Armengot, L.; Blanco-Moreno, J.M.; Bàrberi, P.; Bocci, G.; Carlesi, S.; Aendekerk, R.; Berner, A.; Celette, F.; Grosse, M.; Huiting, H.; Kranzler, A.; Luik, A.; Mäder, P.; Peigné, J.; Stoll, E.; Delfosse, P.; Sukkel, W.; Surböck, A.; Westaway, S. and Sans, F.X. (2016) Tillage as a driver of change in weed communities: a functional perspective. Agriculture, Ecosystems and Environment, 222, pp. 276-285.
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The adoption of non-inversion tillage practices has been widely promoted due to their potential benefits in reducing energy consumption and greenhouse emissions as well as improving soil fertility. However, the lack of soil inversion usually increases weed infestations and changes the composition of the weed community. Weed management is still a main drawback for the wider adoption of reduced tillage practices. However, it is not entirely clear whether these changes in weed communities are a consequence of non random filters on the functional attributes of weed species and may thus affect the potential weed-crop competition relationship.
Here, we analyse the changes in weed diversity, community composition, and the functional attributes of weed communities under reduced (non-inversion) and conventional (inversion) tillage. We discuss their potential effects on the competitiveness against crop production using data from two crops of seven on-going organic and low-input field trials in different climatic regions across Europe. Weeds were evaluated after post-emergence weed control methods. We used the community weighted mean values of the life form (annuals versus perennials), specific leaf area, seed weight, canopy height, seed bank longevity, soil nutrient conditions affinity, beginning of flowering and flowering span. Moreover, the effect of the crop type on the functional attributes was also evaluated.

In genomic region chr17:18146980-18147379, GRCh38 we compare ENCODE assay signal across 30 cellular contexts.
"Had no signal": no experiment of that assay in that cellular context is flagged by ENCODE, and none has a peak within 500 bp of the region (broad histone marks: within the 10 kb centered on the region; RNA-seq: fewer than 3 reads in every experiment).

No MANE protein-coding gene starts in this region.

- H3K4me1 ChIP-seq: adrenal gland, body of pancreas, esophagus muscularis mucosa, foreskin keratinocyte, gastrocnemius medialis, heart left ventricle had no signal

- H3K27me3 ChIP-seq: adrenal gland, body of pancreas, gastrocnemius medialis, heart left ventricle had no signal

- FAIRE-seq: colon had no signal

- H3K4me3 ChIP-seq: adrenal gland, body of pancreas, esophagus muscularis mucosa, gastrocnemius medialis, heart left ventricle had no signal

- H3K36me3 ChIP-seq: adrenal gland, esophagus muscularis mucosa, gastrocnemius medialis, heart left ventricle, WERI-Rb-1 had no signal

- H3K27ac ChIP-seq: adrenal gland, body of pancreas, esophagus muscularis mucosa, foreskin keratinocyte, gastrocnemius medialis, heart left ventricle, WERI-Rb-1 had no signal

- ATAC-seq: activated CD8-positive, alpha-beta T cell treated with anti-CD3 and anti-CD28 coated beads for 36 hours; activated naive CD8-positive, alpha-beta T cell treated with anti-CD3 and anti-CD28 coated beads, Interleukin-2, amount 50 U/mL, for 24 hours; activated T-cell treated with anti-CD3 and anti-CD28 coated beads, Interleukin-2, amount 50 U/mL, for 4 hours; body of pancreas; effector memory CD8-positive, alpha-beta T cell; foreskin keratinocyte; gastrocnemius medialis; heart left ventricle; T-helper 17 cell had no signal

Overall, the tillage system affected the composition and functional attributes of the weed communities. Weed community changes may imply a reduction in weed-crop competition under both tillage systems. For instance, weed communities under reduced tillage were potentially less competitive because they were shorter and had less affinity to nutrients. On the other hand, weed communities under conventional tillage had potentially less seed production and a lower abundance of perennial species. Our study thus supports tillage as an important driver of the functional attributes of weed communities, but both tillage systems can have their downside. However, the crop type was overall more relevant than the tillage in determining most of the trait values of the weed communities.
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